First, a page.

What does cosmological constant mean?

Definitions for cosmological constant
cos·mo·log·i·cal con·stant

This dictionary definitions page includes all the possible meanings, example usage and translations of the word cosmological constant.

Princeton's WordNet

  1. cosmological constantnoun

    an arbitrary constant in the equations of general relativity theory


  1. cosmological constantnoun

    A term added by Albert Einstein to his equations of general relativity in order to account for a supposed static universe.


  1. Cosmological constant

    In cosmology, the cosmological constant (usually denoted by the Greek capital letter lambda: Λ), alternatively called Einstein's cosmological constant, is the constant coefficient of a term that Albert Einstein temporarily added to his field equations of general relativity. He later removed it. Much later it was revived and reinterpreted as the energy density of space, or vacuum energy, that arises in quantum mechanics. It is closely associated with the concept of dark energy.Einstein originally introduced the constant in 1917 to counterbalance the effect of gravity and achieve a static universe, a notion that was the accepted view at the time. Einstein's cosmological constant was abandoned after Edwin Hubble's confirmation that the universe was expanding. From the 1930s until the late 1990s, most physicists agreed with Einstein's choice of setting the cosmological constant to zero. That changed with the discovery in 1998 that the expansion of the universe is accelerating, implying that the cosmological constant may have a positive value.Since the 1990s, studies have shown that, assuming the cosmological principle, around 68% of the mass–energy density of the universe can be attributed to so-called dark energy. The cosmological constant Λ is the simplest possible explanation for dark energy, and is used in the current standard model of cosmology known as the ΛCDM model. According to quantum field theory (QFT), which underlies modern particle physics, empty space is defined by the vacuum state, which is composed of a collection of quantum fields. All these quantum fields exhibit fluctuations in their ground state (lowest energy density) arising from the zero-point energy present everywhere in space. These zero-point fluctuations should act as a contribution to the cosmological constant Λ, but when calculations are performed, these fluctuations give rise to an enormous vacuum energy. The discrepancy between theorized vacuum energy from quantum field theory and observed vacuum energy from cosmology is a source of major contention, with the values predicted exceeding observation by some 120 orders of magnitude, a discrepancy that has been called "the worst theoretical prediction in the history of physics!". This issue is called the cosmological constant problem and it is one of the greatest mysteries in science with many physicists believing that "the vacuum holds the key to a full understanding of nature".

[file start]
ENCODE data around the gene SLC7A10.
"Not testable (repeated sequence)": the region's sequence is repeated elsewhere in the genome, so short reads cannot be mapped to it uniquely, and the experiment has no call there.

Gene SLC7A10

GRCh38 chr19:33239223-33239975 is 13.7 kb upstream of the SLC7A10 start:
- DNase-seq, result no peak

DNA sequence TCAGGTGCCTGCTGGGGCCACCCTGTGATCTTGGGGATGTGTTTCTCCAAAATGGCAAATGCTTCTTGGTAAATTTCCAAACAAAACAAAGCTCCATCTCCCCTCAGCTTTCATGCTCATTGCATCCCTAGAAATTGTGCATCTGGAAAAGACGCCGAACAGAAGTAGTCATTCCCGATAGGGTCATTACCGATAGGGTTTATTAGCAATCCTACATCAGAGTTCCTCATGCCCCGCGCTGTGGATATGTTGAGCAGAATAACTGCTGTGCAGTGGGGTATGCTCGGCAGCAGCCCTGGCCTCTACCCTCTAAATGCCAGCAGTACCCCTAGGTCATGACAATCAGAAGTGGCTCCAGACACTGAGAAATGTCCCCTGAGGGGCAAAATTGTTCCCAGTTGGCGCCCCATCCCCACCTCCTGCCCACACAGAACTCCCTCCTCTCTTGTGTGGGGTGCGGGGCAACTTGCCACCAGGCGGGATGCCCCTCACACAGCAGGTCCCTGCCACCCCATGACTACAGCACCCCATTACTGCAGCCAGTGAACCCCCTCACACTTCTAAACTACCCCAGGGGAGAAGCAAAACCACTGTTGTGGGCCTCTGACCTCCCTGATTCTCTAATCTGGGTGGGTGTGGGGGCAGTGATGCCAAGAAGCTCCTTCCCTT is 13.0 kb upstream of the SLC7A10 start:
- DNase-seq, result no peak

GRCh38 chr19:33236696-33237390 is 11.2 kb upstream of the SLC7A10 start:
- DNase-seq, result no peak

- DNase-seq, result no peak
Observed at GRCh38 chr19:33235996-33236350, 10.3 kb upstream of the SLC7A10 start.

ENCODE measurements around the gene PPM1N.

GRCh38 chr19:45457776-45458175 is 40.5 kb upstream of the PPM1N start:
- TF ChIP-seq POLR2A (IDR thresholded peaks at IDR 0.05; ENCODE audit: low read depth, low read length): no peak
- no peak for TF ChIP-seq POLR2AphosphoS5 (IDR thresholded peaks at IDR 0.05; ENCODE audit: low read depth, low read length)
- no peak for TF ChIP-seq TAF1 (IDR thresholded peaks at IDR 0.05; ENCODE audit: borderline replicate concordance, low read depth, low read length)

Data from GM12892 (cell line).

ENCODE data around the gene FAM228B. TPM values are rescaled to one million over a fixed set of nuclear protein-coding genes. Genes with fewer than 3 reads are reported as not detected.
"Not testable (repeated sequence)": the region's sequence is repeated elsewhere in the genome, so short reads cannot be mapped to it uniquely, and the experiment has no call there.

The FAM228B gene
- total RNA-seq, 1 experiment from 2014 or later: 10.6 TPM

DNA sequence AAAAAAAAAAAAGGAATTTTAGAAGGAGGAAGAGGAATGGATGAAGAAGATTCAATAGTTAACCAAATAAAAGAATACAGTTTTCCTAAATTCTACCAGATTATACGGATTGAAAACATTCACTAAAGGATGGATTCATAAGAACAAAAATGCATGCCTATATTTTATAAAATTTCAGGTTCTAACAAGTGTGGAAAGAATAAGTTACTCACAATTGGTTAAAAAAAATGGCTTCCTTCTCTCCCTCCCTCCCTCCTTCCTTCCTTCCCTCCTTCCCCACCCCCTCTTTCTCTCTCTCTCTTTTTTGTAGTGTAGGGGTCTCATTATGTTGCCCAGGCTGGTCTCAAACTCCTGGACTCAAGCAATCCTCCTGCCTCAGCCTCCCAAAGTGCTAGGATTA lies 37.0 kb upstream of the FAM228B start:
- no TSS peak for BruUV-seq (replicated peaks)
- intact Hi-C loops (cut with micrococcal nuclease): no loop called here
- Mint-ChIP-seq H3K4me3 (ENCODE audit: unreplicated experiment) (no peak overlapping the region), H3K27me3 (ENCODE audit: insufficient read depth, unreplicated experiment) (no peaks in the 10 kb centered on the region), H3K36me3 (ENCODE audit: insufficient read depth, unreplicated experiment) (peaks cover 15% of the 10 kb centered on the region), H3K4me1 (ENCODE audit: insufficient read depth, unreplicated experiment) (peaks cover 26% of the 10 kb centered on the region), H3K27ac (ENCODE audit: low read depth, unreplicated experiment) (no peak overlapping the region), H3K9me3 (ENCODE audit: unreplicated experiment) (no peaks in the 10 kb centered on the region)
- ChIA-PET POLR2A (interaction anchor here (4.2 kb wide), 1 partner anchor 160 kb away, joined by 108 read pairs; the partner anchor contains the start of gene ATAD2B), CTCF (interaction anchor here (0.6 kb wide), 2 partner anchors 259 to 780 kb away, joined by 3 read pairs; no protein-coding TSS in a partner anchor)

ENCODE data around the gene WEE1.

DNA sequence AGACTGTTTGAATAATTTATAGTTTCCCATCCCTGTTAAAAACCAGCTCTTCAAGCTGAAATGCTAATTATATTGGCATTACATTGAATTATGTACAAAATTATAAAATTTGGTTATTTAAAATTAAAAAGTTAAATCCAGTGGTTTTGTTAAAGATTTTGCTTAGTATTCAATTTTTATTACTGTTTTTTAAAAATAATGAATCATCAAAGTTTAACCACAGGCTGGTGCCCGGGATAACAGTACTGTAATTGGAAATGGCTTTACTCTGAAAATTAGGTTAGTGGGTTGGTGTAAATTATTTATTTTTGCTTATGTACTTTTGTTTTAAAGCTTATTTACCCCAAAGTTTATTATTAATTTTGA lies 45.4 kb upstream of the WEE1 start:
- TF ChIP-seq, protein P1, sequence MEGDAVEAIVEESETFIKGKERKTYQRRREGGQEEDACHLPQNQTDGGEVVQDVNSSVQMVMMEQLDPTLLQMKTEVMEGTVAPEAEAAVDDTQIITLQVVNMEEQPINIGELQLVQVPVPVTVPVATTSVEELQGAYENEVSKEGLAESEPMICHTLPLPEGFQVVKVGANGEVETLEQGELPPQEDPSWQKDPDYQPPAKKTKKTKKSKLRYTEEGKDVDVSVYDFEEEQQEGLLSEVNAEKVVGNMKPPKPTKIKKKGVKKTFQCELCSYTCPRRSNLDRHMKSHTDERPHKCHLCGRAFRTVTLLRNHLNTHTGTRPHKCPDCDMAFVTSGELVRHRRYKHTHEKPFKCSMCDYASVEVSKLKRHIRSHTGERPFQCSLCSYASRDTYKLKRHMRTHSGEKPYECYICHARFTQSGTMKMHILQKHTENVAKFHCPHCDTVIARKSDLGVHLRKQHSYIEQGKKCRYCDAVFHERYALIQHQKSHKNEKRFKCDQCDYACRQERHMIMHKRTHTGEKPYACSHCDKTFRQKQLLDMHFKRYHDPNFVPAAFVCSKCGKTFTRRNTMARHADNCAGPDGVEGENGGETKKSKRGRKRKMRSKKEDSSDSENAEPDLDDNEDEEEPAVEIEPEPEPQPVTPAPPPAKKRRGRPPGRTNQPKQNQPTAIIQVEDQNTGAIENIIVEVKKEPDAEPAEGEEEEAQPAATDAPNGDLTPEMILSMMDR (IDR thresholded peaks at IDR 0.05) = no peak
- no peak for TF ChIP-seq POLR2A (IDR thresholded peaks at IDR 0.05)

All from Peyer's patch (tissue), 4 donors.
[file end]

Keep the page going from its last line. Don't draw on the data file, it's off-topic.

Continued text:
1. cosmological constant

    The cosmological constant is a fundamental concept in physics related to Albert Einstein's theory of general relativity. It is a term in the equations of general relativity that is proportional to the metric tensor and represents the density of the energy of empty space, or vacuum energy. Its value is considered to be constant throughout the universe. If non-zero, it implies a universe that expands or contracts at an accelerating rate, providing possible explanations for observable phenomenon such as dark energy or the accelerated expansion of the universe.


  1. Cosmological constant

    In cosmology, the cosmological constant is equivalent to an energy density in otherwise empty space. It was proposed by Albert Einstein as a modification of his original theory of general relativity to achieve a static universe. Einstein abandoned the concept after the observation of the Hubble redshift indicated that the universe might not be stationary, as he had based his theory on the idea that the universe is unchanging. However, a number of observations including the discovery of cosmic acceleration in 1998 have revived the cosmological constant. The Lambda-CDM model of the Universe asserts that Λ is positive, although negligible even on the scale of the Milky Way.

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How to say cosmological constant in sign language?


  1. Chaldean Numerology

    The numerical value of cosmological constant in Chaldean Numerology is: 5

  2. Pythagorean Numerology

    The numerical value of cosmological constant in Pythagorean Numerology is: 5

Translations for cosmological constant

From our Multilingual Translation Dictionary

  • kosmologinen vakioFinnish
  • ब्रह्माण्ड संबंधी स्थिरांकHindi

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"cosmological constant." Definitions.net. STANDS4 LLC, 2024. Web. 18 May 2024. <https://www.definitions.net/definition/cosmological+constant>.

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    a convex shape that narrows toward a point
    A taper
    B preponderance
    C maculation
    D nidus

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